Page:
An Idaho engineer will become a math teacher, if he passes a test on his knowledge of the subject.
BOISE, Idaho — Walter Lutes, of Boise, Idaho, is trying to become the first teacher in America certified by solely taking a $400 computerized test — no education degree, no student teaching — shaving three years off his career change from mechanical engineer to math teacher.
(It doesn’t take three years for a college graduate to complete teacher training, unless he’s working at his old job and taking teacher ed classes part-time.) Lutes will be tested by a new group, the American Board for Certification of Teacher Excellence. His classroom performance will be monitored by classroom cameras; mentors will give him feedback via e-mail.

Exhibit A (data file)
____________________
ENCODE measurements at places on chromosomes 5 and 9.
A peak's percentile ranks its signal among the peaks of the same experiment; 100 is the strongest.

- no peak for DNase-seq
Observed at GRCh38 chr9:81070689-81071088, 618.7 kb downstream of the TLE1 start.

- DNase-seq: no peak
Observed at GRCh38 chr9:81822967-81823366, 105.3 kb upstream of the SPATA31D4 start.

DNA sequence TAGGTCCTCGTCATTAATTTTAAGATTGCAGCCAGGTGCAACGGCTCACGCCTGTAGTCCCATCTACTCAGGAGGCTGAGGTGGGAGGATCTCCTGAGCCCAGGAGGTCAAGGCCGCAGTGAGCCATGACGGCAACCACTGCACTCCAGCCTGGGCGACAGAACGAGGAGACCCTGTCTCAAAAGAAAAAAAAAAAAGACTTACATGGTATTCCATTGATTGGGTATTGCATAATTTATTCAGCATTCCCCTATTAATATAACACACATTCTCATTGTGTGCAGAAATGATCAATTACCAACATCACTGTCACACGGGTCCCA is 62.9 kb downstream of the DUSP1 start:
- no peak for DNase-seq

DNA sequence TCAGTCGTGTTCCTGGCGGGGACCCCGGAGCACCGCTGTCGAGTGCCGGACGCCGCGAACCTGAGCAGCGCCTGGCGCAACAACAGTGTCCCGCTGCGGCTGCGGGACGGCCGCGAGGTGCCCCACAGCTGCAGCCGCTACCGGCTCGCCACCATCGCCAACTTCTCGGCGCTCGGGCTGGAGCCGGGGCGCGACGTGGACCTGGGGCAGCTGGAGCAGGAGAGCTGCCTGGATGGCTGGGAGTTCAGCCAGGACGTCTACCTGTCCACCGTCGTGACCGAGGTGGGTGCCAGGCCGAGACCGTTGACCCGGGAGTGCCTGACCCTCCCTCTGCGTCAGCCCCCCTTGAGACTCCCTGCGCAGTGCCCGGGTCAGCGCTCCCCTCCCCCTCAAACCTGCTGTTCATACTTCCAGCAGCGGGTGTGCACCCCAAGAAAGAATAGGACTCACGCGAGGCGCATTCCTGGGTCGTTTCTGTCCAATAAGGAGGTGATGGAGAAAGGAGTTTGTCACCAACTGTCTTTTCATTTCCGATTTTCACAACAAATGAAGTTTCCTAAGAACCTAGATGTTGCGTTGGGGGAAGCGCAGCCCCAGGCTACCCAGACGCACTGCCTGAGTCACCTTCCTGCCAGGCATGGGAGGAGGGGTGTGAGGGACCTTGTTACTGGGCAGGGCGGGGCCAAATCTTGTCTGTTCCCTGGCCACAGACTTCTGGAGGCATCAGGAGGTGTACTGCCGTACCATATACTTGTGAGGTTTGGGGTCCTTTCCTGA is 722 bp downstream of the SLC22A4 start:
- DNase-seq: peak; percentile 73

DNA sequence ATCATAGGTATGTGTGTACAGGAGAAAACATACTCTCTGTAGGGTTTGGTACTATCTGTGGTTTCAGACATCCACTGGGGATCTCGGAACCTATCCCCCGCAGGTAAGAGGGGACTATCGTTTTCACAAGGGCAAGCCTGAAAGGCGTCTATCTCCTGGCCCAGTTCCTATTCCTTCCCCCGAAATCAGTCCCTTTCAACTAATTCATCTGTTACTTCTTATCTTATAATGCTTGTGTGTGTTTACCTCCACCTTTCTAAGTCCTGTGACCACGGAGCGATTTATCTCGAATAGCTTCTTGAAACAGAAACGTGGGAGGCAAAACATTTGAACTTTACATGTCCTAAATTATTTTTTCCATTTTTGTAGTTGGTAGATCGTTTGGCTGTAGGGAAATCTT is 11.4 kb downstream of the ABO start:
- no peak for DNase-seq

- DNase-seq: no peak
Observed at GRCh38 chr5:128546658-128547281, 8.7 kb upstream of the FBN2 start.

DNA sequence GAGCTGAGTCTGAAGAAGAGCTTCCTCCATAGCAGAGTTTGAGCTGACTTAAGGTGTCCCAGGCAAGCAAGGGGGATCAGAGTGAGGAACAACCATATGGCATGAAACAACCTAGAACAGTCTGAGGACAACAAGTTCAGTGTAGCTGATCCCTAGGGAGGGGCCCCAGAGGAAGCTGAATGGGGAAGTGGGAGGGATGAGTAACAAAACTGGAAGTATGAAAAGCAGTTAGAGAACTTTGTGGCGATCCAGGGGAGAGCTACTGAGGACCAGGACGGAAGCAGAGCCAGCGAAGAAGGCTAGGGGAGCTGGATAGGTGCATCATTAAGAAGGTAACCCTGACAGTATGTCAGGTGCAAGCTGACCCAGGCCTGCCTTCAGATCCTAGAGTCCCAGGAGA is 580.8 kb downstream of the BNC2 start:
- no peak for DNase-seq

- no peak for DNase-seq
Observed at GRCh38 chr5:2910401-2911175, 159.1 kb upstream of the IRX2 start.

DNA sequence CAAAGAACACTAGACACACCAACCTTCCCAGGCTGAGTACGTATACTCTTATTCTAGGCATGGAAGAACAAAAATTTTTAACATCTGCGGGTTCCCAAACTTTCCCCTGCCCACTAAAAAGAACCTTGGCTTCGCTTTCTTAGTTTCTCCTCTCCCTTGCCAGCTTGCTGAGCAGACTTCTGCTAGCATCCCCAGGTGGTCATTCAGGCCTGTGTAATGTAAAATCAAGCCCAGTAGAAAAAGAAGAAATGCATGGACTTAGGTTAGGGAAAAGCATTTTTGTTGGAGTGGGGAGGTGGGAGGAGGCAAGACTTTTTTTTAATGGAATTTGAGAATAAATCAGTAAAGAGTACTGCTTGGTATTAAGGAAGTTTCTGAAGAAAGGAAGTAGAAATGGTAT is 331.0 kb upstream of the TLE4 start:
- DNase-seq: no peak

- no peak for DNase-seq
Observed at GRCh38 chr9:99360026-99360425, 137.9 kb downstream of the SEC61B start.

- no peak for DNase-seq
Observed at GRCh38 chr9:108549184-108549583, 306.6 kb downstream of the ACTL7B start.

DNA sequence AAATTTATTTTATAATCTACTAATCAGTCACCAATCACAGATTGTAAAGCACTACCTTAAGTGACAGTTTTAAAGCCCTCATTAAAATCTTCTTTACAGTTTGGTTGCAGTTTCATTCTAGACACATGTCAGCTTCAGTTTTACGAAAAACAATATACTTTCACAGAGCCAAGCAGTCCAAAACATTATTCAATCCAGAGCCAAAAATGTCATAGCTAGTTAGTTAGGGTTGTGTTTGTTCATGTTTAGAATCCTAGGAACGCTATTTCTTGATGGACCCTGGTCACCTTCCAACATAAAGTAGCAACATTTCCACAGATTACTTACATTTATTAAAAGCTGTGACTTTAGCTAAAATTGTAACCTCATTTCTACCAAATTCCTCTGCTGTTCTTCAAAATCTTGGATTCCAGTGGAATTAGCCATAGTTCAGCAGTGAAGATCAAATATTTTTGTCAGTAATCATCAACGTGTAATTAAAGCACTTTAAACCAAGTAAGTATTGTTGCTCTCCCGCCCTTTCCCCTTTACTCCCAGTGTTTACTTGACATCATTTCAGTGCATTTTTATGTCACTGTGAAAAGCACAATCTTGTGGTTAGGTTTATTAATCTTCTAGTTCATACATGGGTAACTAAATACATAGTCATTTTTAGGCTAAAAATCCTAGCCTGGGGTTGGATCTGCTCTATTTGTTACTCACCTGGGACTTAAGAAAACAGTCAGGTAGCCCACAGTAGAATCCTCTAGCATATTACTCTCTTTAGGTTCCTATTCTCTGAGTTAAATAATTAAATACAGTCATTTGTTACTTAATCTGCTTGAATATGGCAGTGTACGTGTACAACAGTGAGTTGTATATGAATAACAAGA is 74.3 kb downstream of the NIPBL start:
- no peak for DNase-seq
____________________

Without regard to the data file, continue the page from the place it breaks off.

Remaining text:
Many school districts are desperate for math and science teachers who know their subjects. They’re using alternative certification to reduce the barriers to mid-career professionals and early retirees. However, so far, only Idaho and Pennsylvania have decided to accept the American Board’s test.
Of course, not everyone who knows a subject knows how to teach it. But it’s hard to teach well if the teacher doesn’t understand the subject. Poor kids are the most likely to be taught by teachers who didn’t study the subjects they’re covering, especially in math, physics and chemistry.